Sulphur Creek Trestle Battle Site
Limestone County, Alabama
Figure 1. Former Nashville & Decatur railroad line bed, camera facing north.
Figure 2. Former Nashville & Decatur railroad line bed, camera facing south,
Figure 3. View of Sulphur Creek from fort site, camera facing north.
Figure 4. View of fort site, showing hillside, camera facing east.
Figure 5. Remains of powder magazine, camera facing north.
Figure 6. Rifle pits, camera facing west.
Figure 7. Rifle pits, camera facing east.
Figure 8. Driveway crossing rifle pits, camera facing north.
Figure 11. Northeast hillside of fort, camera facing south.
Fort Site (previously listed resource):
The fort site sits at an elevation of approximately 790 feet, which would have provided a good point of observation for the trestle to the north and the railroad line to the south. The hilltop on which the 300x300 four-bastioned earthwork fort sat is extremely steep on the north, east, and west sides, making it difficult for enemy troops to launch a linear attack from any of these directions. The southern edge of the fort faced an open field on a plateau, which would have given Union forces a clear line of fire on advancing enemy troops. The fort was surrounded by rifle pits, approximately 400 yards of which remain intact. Additional rifle pits were located 200 yards to the south of the fort site. Two blockhouses with cannon embrasures sat on the northwest and southeast corners. Despite the fact that a private home was constructed in 1987 in what was the center of the fort in 1864, the majority of the surrounding landscape retains integrity, including the rifle pits which remain largely intact. With the exception of where the driveway crosses the rifle pits on the southern edge of the fort, the pits have been well-preserved and clearly define the fort boundaries today (Figures 4, 6, 7, 8). An earthen structure resembling a Civil War-era powder magazine sits on the eastern edge of the fort site. The powder magazine, an underground room with dirt piled on top of it to reinforce the structure, would have been the storage location for extra artillery shells and other types of ammunition. The 12-pound howitzers located in the fort used fixed ammunition rounds made of powder and projectiles, requiring a powder magazine (Figure 5). The hillsides on the north, east, and west are heavily wooded (Figures 3, 11). There is minimally invasive landscaping. The property owners have disturbed as little of the site as possible.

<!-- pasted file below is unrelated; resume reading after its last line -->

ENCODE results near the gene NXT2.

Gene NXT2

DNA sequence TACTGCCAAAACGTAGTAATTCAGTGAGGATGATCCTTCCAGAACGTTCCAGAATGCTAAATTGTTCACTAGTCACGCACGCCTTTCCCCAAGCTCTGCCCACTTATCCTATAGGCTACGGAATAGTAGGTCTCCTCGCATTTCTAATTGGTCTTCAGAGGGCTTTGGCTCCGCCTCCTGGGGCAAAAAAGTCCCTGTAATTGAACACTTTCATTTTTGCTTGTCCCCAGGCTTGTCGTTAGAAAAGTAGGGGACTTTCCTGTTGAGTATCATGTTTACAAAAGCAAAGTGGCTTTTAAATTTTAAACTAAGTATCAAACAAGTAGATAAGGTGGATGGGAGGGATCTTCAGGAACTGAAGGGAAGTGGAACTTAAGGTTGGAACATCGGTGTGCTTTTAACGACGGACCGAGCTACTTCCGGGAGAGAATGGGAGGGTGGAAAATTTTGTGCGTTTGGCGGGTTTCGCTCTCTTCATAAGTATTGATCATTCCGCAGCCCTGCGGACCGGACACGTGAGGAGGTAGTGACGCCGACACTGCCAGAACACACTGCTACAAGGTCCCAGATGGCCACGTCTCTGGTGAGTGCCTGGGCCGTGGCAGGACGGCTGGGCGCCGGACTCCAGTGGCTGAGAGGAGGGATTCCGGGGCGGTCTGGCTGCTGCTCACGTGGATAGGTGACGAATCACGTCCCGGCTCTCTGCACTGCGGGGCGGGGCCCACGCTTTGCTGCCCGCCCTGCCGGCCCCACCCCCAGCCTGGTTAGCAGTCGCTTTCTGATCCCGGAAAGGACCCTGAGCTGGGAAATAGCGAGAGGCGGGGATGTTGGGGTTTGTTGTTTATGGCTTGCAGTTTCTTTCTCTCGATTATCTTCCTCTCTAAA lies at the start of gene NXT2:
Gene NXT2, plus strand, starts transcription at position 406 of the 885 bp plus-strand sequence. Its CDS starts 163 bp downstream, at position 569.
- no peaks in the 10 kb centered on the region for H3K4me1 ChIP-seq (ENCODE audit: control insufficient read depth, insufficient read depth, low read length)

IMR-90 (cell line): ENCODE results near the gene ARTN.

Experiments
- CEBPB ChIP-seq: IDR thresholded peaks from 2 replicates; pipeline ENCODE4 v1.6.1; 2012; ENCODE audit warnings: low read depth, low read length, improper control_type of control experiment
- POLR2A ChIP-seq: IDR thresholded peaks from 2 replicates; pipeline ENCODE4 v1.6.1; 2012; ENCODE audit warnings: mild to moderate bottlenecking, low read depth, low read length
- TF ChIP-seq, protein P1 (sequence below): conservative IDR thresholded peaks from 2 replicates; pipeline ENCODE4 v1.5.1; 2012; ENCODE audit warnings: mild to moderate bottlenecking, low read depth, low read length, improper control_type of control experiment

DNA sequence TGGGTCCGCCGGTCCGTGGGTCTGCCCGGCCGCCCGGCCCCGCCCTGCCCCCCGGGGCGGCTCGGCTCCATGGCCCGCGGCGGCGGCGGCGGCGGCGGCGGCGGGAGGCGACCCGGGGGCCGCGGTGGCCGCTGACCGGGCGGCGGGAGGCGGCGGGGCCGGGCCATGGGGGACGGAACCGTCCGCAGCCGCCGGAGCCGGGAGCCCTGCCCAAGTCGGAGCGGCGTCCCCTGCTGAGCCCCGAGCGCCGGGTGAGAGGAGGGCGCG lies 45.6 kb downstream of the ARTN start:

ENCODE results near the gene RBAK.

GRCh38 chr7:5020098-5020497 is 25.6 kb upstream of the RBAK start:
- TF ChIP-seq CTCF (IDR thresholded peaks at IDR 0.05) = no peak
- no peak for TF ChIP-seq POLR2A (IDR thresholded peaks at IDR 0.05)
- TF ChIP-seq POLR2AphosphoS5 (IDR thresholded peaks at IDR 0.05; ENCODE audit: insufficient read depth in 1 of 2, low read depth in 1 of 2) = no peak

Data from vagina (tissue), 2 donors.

The trestle bridge, which is no longer standing, was 72 feet high at its center and 300 feet long. The bridge overlooked a valley extending more than 100 yards to the west and 550 yards to the south. Gen. Forrest and his men burned the trestle bridge after they captured the fort. The line was rebuilt after the war’s conclusion. While the railroad lines and ties were removed after 1986, the raised railroad bed clearly illustrates this central feature of the battlefield landscape (Figures 1, 2).
The battlefield landscape reveals important information about the events leading to the Union defeat on September 25, 1864. At the time of the battle, the area directly around the fort and inside the fort’s walls was devoid of trees. However, the adjacent hills to the southwest and east were thickly wooded. While this landscape restricted mobility, it also provided cover and concealment for Gen. Forrest’s cavalry, who were known to dismount and fight as infantry in an “at skirmishers” formation. Despite the fort’s apparent strategic location, the men who constructed the fort apparently did not take into account that the fort site sat at a lower elevation than the surrounding hills. After scouting the area, Forrest realized the construction error and had his men take up positions in the hills to the west, southwest, and east of the fort. He then moved pieces of artillery to a higher elevation to the southwest of the fort, which allowed his men to fire down on the fort with relative safety. He also used the hill to the east of the fort to set up additional artillery batteries at higher elevations than the fort. A final battery was set up to the south with his line of advance. The landscape played a fundamental role in the outcome of the battle and retains historical integrity today. None of the surrounding hills have been developed, though they have been logged in the past and the southwestern hill has been partially turned into cattle pasture.